Windows 7 RC Stress Testing Begins - InformationWeek

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5/5/2009
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Windows 7 RC Stress Testing Begins

Microsoft hopes to double the number of free tests during the Release Candidate phase because it doesn't want to repeat the same mistakes it made with Windows Vista.




Windows 7 screen shot
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When Microsoft released a near-final version of Windows 7 on Wednesday, it did so with the awareness that it doesn't want to repeat the same mistakes it made with Windows Vista. In part, that means more testing and earlier engagement with the IT crowd.

The Release Candidate offered on Wednesday is closer to what Microsoft will release as final code than Release Candidates have been during previous Windows release cycles, and Microsoft hopes to double the number of IT pros testing Windows 7 for free during the Release Candidate phase.

"Our big call to action for IT pros is, 'Hey, go run Windows 7 and see how easy it is to install, does it work with the applications you use every day,' " Gavriella Schuster, senior director for Windows product management, said in an interview. "From our perspective, we are fundamentally redefining the quality that we require for release. [Windows VP] Steven [Sinofsky] has taken the stance throughout the development process that we're going to be much clearer, crisper, and we're going to require more testing. There's a much more restrictive exit criteria from each milestone."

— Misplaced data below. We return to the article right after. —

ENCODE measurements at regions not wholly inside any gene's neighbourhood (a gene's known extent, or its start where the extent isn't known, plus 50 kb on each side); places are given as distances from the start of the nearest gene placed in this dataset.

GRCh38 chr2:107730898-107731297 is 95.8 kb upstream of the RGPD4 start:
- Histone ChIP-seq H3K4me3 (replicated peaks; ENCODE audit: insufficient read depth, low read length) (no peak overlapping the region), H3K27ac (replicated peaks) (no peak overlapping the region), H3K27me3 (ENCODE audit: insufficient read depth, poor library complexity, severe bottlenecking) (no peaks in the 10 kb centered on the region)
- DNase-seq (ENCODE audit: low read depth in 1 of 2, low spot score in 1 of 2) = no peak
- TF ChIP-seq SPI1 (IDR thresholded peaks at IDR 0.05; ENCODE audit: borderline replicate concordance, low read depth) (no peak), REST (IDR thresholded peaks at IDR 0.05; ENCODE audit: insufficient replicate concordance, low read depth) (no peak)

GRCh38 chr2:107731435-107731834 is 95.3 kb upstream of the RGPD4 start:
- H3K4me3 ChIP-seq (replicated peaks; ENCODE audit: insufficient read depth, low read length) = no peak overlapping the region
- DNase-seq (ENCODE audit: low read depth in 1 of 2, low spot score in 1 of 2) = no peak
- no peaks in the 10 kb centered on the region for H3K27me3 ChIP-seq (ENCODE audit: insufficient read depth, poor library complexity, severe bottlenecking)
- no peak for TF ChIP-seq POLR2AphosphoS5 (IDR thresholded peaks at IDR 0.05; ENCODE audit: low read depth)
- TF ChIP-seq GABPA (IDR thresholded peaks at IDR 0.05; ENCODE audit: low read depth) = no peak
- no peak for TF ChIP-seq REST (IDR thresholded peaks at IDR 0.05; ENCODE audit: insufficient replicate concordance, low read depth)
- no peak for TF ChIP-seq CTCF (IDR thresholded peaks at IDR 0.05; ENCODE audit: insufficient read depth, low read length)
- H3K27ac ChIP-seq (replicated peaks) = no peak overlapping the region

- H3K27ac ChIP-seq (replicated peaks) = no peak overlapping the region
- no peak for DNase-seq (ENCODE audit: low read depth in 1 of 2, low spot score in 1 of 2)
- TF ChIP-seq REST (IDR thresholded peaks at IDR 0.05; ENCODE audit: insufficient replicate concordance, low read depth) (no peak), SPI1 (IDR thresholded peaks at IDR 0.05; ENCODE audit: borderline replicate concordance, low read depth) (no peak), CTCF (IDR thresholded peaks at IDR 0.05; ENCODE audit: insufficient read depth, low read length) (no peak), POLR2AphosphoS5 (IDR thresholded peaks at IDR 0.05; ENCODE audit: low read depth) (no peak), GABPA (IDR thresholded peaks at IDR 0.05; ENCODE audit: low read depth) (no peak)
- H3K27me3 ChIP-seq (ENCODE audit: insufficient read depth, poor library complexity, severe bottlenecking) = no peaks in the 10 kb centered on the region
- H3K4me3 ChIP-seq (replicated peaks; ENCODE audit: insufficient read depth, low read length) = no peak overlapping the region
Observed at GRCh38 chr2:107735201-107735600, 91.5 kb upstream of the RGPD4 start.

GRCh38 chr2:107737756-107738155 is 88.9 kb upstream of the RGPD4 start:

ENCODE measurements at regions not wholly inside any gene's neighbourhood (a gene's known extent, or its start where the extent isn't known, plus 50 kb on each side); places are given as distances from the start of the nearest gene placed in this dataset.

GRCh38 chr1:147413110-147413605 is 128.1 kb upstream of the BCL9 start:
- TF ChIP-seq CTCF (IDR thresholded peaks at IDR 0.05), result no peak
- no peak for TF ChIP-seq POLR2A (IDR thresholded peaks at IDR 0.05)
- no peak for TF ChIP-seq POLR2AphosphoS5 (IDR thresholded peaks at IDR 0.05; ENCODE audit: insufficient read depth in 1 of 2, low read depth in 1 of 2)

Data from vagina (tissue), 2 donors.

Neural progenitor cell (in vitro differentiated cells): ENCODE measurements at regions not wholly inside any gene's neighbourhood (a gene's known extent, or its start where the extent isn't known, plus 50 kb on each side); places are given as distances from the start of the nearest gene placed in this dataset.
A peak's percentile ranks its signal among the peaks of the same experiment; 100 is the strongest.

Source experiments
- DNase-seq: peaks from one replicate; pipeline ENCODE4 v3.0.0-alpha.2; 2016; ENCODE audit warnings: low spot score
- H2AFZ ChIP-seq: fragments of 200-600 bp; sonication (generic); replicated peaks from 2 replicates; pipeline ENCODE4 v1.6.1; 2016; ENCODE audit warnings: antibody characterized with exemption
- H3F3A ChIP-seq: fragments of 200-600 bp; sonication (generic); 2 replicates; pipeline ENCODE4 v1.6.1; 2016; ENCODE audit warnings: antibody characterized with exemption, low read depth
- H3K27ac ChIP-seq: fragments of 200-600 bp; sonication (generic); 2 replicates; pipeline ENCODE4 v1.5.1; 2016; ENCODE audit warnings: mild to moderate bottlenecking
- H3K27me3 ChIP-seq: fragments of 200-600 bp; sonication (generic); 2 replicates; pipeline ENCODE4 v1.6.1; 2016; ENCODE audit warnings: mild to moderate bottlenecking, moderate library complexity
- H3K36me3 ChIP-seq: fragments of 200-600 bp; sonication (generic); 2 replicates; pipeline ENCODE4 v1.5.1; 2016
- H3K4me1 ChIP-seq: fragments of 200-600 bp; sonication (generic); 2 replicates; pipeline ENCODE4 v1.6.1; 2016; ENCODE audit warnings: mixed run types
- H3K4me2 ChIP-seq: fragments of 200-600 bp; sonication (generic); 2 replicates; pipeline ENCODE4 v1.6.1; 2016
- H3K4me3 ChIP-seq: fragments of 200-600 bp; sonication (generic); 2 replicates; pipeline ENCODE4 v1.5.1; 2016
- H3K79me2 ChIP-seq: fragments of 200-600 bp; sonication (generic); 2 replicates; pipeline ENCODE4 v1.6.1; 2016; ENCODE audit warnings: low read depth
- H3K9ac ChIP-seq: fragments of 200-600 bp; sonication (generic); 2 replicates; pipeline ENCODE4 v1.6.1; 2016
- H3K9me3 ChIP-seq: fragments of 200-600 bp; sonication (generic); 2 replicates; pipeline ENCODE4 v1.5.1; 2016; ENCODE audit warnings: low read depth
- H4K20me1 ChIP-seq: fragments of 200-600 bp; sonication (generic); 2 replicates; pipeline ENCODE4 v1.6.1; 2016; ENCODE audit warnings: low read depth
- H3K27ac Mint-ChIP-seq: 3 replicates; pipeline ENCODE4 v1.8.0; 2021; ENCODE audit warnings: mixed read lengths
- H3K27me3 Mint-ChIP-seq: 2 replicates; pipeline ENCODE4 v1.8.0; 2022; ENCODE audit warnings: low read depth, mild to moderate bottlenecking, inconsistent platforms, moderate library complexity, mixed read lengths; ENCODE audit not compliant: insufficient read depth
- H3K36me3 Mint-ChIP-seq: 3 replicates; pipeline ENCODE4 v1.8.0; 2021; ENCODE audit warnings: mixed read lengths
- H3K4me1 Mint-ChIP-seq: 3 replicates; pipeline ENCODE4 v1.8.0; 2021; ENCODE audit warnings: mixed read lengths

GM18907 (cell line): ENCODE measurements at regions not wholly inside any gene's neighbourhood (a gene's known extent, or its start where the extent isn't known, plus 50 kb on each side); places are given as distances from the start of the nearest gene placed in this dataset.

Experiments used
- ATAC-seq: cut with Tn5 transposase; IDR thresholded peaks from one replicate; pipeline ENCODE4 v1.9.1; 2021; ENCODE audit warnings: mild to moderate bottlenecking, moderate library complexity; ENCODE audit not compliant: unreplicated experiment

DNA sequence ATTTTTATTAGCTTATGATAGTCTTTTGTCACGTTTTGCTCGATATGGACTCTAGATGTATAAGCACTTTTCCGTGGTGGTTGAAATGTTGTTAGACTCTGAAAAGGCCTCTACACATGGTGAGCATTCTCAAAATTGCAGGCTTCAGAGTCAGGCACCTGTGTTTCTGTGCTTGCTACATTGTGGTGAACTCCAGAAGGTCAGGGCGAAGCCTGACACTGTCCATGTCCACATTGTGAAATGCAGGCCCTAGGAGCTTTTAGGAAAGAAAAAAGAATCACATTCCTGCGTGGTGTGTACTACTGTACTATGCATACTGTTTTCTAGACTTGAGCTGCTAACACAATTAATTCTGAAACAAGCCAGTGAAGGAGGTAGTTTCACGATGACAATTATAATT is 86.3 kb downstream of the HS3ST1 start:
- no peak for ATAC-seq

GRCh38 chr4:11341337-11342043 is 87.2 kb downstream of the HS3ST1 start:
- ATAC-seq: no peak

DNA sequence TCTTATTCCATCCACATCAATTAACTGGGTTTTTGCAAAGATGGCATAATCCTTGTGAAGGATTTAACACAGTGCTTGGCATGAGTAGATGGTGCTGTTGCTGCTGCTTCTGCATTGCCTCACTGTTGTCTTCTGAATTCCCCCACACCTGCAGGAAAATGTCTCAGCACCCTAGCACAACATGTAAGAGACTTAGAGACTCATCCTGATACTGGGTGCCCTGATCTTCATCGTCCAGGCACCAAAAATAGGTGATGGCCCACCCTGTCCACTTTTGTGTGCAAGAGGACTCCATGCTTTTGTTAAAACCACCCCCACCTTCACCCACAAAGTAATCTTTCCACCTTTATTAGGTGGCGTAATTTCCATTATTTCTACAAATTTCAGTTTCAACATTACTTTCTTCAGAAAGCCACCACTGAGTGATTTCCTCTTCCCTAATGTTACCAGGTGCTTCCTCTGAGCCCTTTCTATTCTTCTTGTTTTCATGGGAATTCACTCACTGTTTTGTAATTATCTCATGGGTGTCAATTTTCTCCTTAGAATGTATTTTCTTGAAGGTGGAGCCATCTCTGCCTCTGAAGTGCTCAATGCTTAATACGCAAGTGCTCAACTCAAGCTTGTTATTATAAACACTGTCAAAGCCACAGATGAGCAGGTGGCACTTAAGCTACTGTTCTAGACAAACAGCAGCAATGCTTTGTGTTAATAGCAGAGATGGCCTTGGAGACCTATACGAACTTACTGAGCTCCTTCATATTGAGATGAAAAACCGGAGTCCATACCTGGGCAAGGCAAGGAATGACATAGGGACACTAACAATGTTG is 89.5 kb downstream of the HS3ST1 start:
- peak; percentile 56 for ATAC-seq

That means Windows 7 is now entirely feature-complete, according to Schuster, and unless the European Union requires other changes, the only changes to the code will be minor bug fixes. Today, 99% of the drivers available for Windows Vista SP1 are already available for Windows 7, and up to this point, 94% of the PCs running Windows 7 Beta have had zero driver errors upon installation. Microsoft is also releasing a beta of the Windows 7 Upgrade Advisor, which determines if a PC is ready for Windows 7.

Among those already testing Windows 7 is the Bright Group, a midsize electronics manufacturing company based in Australia with offices globally. When the Bright Group came to consultant Erdal Ozkaya with complaints about performance and incompatibility with its Sage Accpac database software late last year, the company had begun downgrading some of its Windows Vista PCs to Windows XP.

The Accpac compatibility problem was fixed by the time of Windows Vista SP2, and Ozkaya, a Microsoft MVP who works for a small consultancy called CEO IT Training and Solutions, pointed them to Windows 7. He set up a small production test group with four PCs, and the feedback was overwhelmingly positive. "They're now pushing me to upgrade all Vista PCs to Windows 7," he said.

Ozkaya said his reaction to Windows 7 has been night and day compared to his reaction with Windows Vista, but said Microsoft has its work cut out for it.

"To be honest, [at this stage] I was thinking Windows Vista was going to be another Windows ME," he said. "I wasn't recommending it to my clients. This time around, Microsoft has to convince IT professionals that hey, we did screw up with Windows Vista, but with Windows 7, it's better."

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